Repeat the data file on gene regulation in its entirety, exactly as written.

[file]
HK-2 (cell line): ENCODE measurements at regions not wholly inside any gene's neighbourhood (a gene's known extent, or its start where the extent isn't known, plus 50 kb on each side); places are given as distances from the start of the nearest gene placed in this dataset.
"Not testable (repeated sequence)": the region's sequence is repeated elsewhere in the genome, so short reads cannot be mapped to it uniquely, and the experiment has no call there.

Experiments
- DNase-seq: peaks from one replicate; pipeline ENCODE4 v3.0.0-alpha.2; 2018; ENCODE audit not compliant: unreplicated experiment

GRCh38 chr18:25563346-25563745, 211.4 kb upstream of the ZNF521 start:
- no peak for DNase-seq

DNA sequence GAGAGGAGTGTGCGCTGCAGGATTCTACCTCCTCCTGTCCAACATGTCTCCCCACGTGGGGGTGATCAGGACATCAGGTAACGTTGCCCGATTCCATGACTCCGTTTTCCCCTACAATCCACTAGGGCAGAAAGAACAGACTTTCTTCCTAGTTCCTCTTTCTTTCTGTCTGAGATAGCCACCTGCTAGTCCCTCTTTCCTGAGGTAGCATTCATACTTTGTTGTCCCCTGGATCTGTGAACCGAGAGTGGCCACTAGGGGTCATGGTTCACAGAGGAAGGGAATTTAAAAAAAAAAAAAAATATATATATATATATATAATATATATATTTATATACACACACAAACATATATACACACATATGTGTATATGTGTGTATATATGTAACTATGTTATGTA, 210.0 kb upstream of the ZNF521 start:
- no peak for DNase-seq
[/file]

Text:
HK-2 (cell line): ENCODE measurements at regions not wholly inside any gene's neighbourhood (a gene's known extent, or its start where the extent isn't known, plus 50 kb on each side); places are given as distances from the start of the nearest gene placed in this dataset.
"Not testable (repeated sequence)": the region's sequence is repeated elsewhere in the genome, so short reads cannot be mapped to it uniquely, and the experiment has no call there.

Experiments
- DNase-seq: peaks from one replicate; pipeline ENCODE4 v3.0.0-alpha.2; 2018; ENCODE audit not compliant: unreplicated experiment

GRCh38 chr18:25563346-25563745, 211.4 kb upstream of the ZNF521 start:
- no peak for DNase-seq

DNA sequence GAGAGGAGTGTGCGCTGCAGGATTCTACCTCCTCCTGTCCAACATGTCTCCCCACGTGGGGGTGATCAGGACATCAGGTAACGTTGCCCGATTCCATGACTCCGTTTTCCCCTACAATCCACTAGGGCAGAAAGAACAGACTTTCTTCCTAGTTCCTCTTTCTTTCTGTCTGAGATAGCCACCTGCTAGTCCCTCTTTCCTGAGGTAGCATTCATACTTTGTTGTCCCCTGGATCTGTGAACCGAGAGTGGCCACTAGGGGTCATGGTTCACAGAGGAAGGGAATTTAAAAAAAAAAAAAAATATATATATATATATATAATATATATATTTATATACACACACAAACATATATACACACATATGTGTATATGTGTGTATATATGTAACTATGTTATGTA, 210.0 kb upstream of the ZNF521 start:
- no peak for DNase-seq